By Alan Scherstuhl
By Amy Nicholson
By Charles Taylor
By Stephanie Zacharek
By Brian Feinzimer
By CAROLINA DEL BUSTO
By AMY NICHOLSON
By Amy Nicholson
Which is not to suggest it’s not entertaining—far from it. Get Him to the Greek is a mess, but an amiable and occasionally uproarious one due mostly to Russell Brand’s reprisal of his role as Aldous Snow. He is—or was—in Sarah Marshall the teetotaling front man for Infant Sorrow, a sort of Spinal Tap redux best known for its groupies (the Sorrow Suckers) and such hits as “Inside of You,” “The Clap,” “Gang of Lust” and “I Am Jesus.” In Sarah Marshall, Aldous was the guest star in someone else’s story—that of Peter Bretter (Jason Segel), whose TV-star girlfriend, Sarah (Kristen Bell), ran off with Aldous to Hawaii. But even in a bit part, Brand, a comic who already fancies himself a rocker, played Aldous with the smug self-righteousness of all rehabbed rockers way too quick to remind you they’ve swapped booze and dope for yoga and politics. And: He wore leather pants to the beach.
With Peter absent and Sarah reduced to a blink-and-you’ll-miss-her throwaway gag, Aldous has moved center stage, just in front of the pyrotechnics. Initially, it seems like it could be too much of a good thing: Brand starts out at 11, playing Aldous like some arena-rock version of a Sacha Baron Cohen character. The first thing we see is a graphic, exploitative war-torn video for the Infant Sorrow song “African Child” set in “Darfur, Zimbabwe, Rwanda”—Aldous, new to cause rock, isn’t quite sure which. He compares himself to an “African white Christ from space”; others argue he’s the worst thing to happen to race relations since apartheid. And so, rather quickly, begins Snow’s fall—a descent expedited by the on-air bust-up of his relationship with singer Jackie Q (Rose Byrne), who insists during an interview that he was more tolerable when he was fucked-up.
So off the wagon he goes—just in time for a lower-rung record-label lackey named Aaron Green (Jonah Hill) to pitch an Infant Sorrow-comeback concert to his boss, Sergio (Sean Combs, never more Puff Daddy than here). Hill isn’t reprising his role from Forgetting Sarah Marshall—Matthew, the Hawaiian resort waiter with the creepy crush on Aldous. Aaron is a tempered version of Matthew (and, consequently, most of Hill’s stable of outsize characters): He’s still a fan (framed Infant Sorrow posters adorn his walls), but just a fan, not a stalker with a demo disc. He’s well-adjusted enough to even have a cute-’n’-cuddly relationship with a nurse played by Mad Men’s Elisabeth Moss. Aaron simply believes a label in need of a boost could do no better than resurrect Snow—“one of the last remaining rock stars,” says Aaron, to whom Aldous is Robert Plant and Keith Richards rolled into one big ball of facial hair.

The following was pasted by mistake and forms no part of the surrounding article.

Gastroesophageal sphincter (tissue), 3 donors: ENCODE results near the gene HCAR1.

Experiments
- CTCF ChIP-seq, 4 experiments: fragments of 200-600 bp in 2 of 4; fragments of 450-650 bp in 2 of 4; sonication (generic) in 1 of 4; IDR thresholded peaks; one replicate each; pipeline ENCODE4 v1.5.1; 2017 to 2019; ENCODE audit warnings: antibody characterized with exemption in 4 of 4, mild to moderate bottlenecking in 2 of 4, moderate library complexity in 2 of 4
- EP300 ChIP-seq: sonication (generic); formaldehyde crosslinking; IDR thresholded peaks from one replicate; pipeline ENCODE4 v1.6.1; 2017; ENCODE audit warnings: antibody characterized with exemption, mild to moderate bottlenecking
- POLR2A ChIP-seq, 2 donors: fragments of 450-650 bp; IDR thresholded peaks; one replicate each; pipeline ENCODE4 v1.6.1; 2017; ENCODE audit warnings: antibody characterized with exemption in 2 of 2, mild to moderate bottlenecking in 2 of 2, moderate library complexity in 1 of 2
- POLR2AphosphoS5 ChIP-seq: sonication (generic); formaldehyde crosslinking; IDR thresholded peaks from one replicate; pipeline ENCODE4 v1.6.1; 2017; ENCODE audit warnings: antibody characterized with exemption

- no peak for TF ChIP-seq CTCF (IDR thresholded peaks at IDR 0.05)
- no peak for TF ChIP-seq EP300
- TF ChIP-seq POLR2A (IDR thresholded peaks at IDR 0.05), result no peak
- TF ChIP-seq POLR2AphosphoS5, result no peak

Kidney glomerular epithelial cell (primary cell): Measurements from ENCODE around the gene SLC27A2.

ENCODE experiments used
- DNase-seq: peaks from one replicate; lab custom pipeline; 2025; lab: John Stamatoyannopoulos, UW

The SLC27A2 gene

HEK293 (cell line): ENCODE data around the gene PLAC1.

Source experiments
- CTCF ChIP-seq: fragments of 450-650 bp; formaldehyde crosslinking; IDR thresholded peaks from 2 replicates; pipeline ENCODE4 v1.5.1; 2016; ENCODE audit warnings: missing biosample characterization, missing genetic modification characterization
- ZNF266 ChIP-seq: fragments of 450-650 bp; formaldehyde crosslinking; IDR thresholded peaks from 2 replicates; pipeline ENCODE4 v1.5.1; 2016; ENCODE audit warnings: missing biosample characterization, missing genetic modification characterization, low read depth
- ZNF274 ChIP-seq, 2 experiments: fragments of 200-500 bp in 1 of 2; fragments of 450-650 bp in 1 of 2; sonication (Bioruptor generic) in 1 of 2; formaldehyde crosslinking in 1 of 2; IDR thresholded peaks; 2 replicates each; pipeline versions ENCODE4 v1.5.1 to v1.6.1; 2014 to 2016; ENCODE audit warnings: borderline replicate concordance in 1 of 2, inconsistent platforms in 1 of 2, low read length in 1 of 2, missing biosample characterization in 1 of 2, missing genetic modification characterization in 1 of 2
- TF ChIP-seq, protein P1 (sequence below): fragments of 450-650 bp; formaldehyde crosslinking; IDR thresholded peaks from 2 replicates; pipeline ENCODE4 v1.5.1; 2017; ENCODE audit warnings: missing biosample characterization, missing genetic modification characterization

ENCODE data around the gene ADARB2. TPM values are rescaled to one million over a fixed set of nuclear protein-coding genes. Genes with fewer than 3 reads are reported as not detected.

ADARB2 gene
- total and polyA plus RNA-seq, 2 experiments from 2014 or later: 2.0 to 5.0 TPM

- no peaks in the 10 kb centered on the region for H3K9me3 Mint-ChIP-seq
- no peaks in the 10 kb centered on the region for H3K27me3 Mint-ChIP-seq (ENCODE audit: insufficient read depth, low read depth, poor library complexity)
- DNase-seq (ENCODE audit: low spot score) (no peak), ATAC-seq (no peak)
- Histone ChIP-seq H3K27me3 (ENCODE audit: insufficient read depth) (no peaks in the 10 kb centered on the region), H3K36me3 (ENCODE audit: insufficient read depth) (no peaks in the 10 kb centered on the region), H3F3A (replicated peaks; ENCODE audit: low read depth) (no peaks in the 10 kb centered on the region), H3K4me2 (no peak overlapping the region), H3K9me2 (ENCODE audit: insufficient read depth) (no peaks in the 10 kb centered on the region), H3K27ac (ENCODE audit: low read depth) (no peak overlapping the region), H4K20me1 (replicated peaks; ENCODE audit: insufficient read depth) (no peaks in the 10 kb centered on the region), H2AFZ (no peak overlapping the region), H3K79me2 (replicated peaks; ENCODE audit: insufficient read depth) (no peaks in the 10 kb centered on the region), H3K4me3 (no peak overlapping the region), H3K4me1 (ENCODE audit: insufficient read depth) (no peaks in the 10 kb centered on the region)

Sergio dispatches Aaron to retrieve Aldous, with the instructions to “mind-fuck” him into staying straight and getting on the plane and to the Today show first, followed by the gig at the Greek. Things, of course, don’t go as planned—at which point, writer/director Nicholas Stoller, who also directed Sarah Marshall, turns Get Him to the Greek into a desperately demented version of Cameron Crowe’s buzzed-on-nostalgia autobiography Almost Famous—by which I mean instead of a scruffy Lester Bangs hanging around to mentor a shy naïf, you’ll find an out-of-control Puff Daddy who shows up in hallucinations to eat his own head and later demands Aaron have sex with a woman who will eventually rape him with her spare dildo. It’s a whole different flavor of coming-of-age movie.
Judd Apatow produced—can’t you just smell the man-on-man love affair from here? Sooner than later, Aaron’s girlfriend drops out of the picture, which leaves Aaron free to live the rock-&-roll lifestyle with Aldous, who, it turns out, has little stomach left for the decadence, a sentiment that rubs off on Aaron, along with several other sticky substances. Joints and women will be shared; lessons will be learned. Hey, this is an Apatow film: the stoner movie that eventually turns into a just-say-no PSA. Now, group hug!—or threesome, in this movie’s case.
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